Artificial Improvisers – M.F.A. I.C.I.T.


I studied an M.F.A. in Integrated Composition, Improvisation and Technology at the University of California, Irvine, from September 2013 to June 2015. My capstone project and research focused on creating computer improvisers, developing interactivity, algorithmic composition and engaging with methods of human-computer interaction. The results of that research – including my final paper and musical projects – are below.

 

Composition Playlist 

download for much higher quality recordings

More information on:

Henonistic

Duffing Map

Entire capstone performance below (with program notes)

 

 

Research Paper

Thesis Committee:
Chris Dobrian (Chair)
Simon Penny
Ko Umezaki

In this essay I explore the creation of interactive, improvising computer partners. I consider different forms of interaction with computer musical collaborators, be it through traditional musical instruments or alternative controllers. I discuss the work of David Cope, particularly his musical analysis and composition program ​Experiments in Musical Intelligence​, George E. Lewis and his musical improviser ​Voyager​, and finally Eduardo Reck Miranda’s work in algorithmic composition and alternative controllers. The ideas of each of these artists have significant implications for the design of interactive music systems and form the basis of my model of computer improvisation. My approach to improvisation is informed by various styles of the Western tradition—primarily jazz—from very open improvisation (free jazz) to highly structured improvisation.

I begin by analysing key ideas behind interactive music systems, such as creating dialogue and reactivity compared to compliance. I then discuss how Cope’s EMI can be utilised as a framework for analysis and improvisation, and discuss other ways of listening and understanding incoming music. This is followed by a comparison of some forms of interaction and algorithmic composition, which comprises the main component of musical generation used by these computer systems. I conclude by discussing my own implementations of these concepts in the piece ​Henonistic​.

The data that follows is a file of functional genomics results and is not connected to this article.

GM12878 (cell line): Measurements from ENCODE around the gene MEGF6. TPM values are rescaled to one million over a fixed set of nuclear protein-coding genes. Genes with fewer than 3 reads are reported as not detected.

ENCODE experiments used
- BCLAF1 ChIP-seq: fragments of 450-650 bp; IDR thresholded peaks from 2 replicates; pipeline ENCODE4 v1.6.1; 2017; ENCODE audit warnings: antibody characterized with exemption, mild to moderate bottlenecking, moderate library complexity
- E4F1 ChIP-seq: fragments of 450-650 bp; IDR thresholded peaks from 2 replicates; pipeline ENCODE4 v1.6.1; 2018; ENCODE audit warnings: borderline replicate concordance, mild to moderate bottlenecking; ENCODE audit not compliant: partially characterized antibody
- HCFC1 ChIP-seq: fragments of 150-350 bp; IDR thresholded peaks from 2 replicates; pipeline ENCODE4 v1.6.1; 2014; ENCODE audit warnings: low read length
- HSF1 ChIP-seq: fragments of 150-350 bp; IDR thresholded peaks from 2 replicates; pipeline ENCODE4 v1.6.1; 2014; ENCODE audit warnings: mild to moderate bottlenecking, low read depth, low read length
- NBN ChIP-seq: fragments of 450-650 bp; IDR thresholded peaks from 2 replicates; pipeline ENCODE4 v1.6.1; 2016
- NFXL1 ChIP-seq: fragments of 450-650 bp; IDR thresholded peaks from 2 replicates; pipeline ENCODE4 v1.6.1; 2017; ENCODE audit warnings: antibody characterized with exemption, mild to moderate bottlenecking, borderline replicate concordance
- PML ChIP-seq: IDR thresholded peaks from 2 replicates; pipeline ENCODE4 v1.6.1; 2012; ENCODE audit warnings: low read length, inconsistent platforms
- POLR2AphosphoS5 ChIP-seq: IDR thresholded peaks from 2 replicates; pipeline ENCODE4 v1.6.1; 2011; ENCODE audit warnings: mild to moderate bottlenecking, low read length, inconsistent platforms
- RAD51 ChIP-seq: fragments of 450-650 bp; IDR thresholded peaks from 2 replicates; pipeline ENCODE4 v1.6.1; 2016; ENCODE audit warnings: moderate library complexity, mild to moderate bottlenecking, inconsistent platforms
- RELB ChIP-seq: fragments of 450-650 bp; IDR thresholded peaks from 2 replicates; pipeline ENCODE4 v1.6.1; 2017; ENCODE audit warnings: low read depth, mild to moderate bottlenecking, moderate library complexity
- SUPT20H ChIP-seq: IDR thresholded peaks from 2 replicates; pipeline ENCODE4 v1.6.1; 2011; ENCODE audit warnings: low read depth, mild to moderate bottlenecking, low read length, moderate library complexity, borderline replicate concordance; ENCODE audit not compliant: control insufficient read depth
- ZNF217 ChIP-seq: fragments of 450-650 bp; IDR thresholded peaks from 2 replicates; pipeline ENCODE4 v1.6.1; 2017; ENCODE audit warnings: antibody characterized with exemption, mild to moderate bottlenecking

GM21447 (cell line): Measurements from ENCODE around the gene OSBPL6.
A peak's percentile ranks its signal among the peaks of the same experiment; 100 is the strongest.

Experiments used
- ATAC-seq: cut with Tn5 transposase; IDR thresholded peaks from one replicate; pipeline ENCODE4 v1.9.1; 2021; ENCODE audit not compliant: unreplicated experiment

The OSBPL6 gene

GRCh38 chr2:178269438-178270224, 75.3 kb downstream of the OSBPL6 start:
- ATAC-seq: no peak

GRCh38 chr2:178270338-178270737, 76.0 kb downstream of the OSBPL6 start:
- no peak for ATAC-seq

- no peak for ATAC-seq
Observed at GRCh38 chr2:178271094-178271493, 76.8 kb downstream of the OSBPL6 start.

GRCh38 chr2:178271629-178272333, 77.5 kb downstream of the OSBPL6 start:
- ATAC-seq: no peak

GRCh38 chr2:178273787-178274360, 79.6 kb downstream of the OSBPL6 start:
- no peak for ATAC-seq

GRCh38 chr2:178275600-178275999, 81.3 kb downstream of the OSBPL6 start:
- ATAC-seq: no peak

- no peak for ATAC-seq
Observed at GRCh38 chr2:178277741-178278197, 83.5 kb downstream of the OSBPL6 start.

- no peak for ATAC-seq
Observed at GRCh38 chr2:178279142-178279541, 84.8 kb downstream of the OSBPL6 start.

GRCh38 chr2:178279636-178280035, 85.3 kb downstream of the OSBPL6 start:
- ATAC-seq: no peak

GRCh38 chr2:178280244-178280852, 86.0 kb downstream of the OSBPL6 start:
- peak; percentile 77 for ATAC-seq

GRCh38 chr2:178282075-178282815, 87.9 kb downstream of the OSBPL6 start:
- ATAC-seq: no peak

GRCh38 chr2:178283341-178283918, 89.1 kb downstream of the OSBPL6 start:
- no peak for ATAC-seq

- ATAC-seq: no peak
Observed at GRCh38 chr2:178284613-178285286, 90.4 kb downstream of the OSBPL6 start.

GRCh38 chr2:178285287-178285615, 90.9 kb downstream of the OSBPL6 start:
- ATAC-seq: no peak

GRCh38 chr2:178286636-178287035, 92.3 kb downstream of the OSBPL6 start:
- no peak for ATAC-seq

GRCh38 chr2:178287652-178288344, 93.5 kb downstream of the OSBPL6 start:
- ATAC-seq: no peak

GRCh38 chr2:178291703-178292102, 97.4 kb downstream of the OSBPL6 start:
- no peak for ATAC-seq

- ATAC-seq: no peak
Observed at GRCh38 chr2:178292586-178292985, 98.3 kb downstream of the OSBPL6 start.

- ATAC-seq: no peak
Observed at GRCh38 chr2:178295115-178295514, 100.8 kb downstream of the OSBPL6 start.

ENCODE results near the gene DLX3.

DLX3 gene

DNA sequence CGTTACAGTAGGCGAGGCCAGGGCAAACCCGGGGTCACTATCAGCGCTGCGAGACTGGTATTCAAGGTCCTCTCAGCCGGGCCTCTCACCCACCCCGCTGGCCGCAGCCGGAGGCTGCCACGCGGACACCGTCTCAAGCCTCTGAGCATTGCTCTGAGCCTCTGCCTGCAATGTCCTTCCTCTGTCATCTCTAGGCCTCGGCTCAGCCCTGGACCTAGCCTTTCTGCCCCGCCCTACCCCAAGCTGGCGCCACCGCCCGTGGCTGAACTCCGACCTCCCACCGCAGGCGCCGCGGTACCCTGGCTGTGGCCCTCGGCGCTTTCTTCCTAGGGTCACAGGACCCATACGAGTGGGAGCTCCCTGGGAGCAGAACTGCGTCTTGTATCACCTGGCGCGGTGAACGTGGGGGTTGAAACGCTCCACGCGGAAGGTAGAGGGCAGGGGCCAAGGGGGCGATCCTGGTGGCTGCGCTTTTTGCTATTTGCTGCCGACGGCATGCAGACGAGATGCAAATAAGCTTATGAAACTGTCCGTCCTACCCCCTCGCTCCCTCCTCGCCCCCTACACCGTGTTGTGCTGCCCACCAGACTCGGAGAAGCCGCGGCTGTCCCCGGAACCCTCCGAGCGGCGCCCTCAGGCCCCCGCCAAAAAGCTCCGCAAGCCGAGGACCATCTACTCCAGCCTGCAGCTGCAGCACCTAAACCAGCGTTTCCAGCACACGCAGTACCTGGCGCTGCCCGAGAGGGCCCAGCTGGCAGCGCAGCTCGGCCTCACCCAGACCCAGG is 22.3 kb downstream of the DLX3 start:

Read the full paper here

 

Musical Creations – Capstone Concert

Artificial Improvisers features computer programs acting as interactive collaborators, improvising and composing music in real time with human performers. These computers aim to be truly interactive, through active listening and engagement with a human musician. Each program aims to remain autonomous and capable of producing its own music without a human performer. The computer moves through a variety of roles in each piece, at times acting as an equal improviser, other times as a composer/conductor, and other times taking a leading role.

Details on each piece can be found below, including links to further explanations and alternate recordings.

 

8:00 pm, April 12, 2015
Winifred Smith Hall
University of California, Irvine

Computer: Improvisation/Composition/Conducting/Bass/Guitar/Drums/Keyboard/Synthesis
Richard Savery: Reeds/Xbox Controller/iPad
Anna Okunev: Violin, 5 String Electric Violin
Molly Jones: Soprano Saxophone
Jordan Watson: Electric Guitar
Anthony Caulkins: Electric Guitar
Juan David Rubio: Drums

 

Euclidean Tango

Computer: Disklavier improvisations
Anna Okunev: Violin
Richard Savery: Bass Clarinet
Anthony Caulkins: Electric Guitar
Juan David Rubio: Drums